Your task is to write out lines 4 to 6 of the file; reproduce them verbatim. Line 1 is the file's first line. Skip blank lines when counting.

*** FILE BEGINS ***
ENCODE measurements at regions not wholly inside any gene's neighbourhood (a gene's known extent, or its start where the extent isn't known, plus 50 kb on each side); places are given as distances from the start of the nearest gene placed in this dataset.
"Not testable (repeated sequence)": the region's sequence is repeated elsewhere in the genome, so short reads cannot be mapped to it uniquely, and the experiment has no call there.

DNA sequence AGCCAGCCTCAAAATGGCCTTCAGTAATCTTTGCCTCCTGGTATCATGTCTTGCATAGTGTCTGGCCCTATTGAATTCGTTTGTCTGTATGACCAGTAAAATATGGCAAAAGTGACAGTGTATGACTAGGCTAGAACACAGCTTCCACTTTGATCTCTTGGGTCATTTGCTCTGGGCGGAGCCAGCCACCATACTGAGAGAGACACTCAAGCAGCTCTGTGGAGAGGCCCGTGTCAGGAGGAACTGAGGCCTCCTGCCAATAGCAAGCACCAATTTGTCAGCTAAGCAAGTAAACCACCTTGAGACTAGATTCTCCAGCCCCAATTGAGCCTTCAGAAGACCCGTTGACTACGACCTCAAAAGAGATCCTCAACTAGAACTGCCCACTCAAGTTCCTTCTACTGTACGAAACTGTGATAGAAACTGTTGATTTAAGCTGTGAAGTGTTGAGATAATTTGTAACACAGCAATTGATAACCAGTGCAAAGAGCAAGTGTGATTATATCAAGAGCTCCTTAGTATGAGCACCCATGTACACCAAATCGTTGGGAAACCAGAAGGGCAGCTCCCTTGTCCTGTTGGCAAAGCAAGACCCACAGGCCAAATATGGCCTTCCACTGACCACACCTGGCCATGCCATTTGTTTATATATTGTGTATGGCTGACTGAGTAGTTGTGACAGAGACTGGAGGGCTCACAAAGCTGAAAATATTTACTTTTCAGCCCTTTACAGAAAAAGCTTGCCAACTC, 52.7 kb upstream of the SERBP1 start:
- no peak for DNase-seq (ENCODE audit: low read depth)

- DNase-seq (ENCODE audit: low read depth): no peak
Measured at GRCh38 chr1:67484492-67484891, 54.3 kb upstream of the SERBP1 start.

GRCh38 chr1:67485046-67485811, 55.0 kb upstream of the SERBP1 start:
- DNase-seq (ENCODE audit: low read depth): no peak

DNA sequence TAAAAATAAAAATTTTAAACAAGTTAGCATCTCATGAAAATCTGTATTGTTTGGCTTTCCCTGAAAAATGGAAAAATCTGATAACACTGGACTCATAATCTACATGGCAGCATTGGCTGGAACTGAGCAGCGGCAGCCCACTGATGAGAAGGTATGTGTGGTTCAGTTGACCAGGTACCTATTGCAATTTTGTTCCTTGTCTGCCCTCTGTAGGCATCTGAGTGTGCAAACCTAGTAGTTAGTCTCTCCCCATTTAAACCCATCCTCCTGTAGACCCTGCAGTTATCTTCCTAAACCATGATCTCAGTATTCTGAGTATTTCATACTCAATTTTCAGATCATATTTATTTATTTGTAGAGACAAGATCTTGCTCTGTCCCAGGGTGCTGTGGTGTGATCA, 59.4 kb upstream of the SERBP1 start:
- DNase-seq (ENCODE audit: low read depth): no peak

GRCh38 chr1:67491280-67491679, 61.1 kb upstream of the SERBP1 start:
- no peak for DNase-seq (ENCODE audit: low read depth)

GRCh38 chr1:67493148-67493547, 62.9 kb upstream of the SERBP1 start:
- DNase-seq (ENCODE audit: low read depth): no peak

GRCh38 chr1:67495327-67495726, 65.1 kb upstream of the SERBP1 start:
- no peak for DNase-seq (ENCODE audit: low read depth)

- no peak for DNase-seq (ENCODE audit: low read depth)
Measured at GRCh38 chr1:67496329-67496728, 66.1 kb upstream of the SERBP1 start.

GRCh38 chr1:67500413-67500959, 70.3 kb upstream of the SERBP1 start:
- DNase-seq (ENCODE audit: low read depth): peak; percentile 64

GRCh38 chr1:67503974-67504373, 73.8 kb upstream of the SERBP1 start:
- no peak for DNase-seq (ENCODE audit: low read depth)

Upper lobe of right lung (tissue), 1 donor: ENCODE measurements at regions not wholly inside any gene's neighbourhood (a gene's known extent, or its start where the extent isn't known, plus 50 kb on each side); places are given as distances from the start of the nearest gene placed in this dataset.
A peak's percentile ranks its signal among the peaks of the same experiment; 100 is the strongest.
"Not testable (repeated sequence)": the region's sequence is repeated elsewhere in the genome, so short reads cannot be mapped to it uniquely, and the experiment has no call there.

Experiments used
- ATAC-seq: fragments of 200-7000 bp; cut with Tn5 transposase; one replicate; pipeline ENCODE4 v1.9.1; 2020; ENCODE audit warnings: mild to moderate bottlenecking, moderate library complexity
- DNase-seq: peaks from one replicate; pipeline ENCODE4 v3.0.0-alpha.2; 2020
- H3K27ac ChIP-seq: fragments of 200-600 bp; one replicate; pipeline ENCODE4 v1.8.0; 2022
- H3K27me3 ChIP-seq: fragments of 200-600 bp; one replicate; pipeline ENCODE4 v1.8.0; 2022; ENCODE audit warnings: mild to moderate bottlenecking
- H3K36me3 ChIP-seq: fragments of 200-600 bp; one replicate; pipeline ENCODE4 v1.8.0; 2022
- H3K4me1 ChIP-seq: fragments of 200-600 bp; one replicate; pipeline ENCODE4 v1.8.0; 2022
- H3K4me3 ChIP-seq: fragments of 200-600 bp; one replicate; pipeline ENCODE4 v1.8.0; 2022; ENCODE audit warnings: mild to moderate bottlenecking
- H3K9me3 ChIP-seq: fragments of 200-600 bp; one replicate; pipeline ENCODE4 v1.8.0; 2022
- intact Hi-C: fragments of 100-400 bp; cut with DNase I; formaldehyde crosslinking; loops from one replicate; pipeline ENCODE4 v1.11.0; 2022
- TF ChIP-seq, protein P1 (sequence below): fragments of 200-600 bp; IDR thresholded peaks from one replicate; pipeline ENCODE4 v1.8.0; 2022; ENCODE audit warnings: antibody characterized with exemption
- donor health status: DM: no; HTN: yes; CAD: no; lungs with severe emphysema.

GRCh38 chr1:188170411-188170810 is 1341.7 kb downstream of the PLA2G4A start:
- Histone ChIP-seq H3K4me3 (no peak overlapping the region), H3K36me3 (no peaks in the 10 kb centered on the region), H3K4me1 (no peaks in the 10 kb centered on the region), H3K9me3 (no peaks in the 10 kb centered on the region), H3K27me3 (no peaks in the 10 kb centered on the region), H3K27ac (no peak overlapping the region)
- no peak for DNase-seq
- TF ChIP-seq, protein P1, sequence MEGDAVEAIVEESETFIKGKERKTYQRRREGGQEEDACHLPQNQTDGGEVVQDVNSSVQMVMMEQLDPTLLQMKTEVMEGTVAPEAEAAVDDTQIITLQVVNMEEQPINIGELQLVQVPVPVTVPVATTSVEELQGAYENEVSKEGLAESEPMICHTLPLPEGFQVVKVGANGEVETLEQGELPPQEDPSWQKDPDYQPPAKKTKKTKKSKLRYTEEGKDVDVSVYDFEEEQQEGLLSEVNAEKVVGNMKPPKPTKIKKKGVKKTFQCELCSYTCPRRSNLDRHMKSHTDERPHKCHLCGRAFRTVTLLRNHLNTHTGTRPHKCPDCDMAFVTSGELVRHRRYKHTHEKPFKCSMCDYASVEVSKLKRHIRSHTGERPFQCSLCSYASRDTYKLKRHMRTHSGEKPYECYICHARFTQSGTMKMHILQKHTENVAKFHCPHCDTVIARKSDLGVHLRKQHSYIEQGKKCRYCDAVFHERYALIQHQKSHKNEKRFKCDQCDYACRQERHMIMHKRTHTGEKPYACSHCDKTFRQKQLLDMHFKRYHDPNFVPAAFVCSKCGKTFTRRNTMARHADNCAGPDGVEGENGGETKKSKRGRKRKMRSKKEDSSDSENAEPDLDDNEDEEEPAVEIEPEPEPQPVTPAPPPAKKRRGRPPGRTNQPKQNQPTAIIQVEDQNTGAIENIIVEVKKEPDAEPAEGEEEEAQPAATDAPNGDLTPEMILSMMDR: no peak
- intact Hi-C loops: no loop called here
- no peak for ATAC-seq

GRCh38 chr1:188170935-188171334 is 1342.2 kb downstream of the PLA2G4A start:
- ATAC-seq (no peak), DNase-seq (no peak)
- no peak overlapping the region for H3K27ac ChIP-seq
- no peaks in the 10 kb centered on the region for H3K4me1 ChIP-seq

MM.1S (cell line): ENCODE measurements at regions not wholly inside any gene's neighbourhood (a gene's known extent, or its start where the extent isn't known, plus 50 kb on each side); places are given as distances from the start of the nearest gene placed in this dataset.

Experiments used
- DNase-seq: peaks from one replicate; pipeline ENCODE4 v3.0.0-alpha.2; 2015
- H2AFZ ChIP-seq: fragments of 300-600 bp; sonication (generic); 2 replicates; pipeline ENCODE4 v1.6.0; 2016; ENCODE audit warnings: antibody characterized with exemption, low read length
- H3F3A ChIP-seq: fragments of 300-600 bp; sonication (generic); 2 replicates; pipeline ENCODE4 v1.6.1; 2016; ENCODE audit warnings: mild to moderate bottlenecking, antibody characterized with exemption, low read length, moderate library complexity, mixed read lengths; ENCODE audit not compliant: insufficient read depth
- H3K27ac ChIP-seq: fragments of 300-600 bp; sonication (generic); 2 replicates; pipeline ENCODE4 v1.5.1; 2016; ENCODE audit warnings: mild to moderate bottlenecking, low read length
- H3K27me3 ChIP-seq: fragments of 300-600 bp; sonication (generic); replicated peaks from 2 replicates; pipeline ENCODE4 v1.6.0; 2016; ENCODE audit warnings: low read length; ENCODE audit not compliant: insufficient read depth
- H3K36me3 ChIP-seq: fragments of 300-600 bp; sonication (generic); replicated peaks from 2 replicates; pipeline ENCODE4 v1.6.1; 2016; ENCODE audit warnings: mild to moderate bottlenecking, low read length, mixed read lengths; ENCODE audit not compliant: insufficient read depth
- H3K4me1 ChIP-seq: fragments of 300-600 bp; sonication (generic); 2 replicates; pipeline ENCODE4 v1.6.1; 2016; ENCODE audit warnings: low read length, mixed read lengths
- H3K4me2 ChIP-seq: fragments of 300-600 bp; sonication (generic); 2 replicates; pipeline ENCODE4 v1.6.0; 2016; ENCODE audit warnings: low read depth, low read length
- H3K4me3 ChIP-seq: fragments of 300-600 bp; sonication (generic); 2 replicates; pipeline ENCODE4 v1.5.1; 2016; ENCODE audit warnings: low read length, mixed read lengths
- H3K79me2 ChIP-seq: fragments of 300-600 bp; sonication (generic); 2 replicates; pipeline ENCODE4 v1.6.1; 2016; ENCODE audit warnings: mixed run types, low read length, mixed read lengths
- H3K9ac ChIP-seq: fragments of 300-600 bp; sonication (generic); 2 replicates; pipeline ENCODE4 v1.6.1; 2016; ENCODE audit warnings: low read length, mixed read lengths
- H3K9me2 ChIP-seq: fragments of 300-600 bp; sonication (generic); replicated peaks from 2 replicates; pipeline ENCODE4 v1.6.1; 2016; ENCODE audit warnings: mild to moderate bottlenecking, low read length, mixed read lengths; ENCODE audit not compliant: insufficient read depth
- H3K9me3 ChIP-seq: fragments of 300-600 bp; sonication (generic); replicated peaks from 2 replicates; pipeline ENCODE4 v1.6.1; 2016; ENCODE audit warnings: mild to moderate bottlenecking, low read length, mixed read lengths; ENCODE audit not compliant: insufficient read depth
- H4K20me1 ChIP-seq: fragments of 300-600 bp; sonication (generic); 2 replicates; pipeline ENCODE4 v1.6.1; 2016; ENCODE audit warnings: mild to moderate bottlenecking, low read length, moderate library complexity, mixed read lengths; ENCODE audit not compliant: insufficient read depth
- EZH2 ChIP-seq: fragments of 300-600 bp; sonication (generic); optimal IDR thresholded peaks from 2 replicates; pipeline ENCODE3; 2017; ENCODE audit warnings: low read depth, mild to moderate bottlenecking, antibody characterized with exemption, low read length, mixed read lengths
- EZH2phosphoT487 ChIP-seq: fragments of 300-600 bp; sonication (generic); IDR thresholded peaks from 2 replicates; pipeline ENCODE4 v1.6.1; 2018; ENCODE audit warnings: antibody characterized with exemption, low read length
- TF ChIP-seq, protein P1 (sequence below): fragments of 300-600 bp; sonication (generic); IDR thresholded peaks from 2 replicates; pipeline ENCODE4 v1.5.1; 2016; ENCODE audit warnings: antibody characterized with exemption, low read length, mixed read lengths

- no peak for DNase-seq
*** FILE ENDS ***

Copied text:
- no peak for DNase-seq (ENCODE audit: low read depth)

- DNase-seq (ENCODE audit: low read depth): no peak
Measured at GRCh38 chr1:67484492-67484891, 54.3 kb upstream of the SERBP1 start.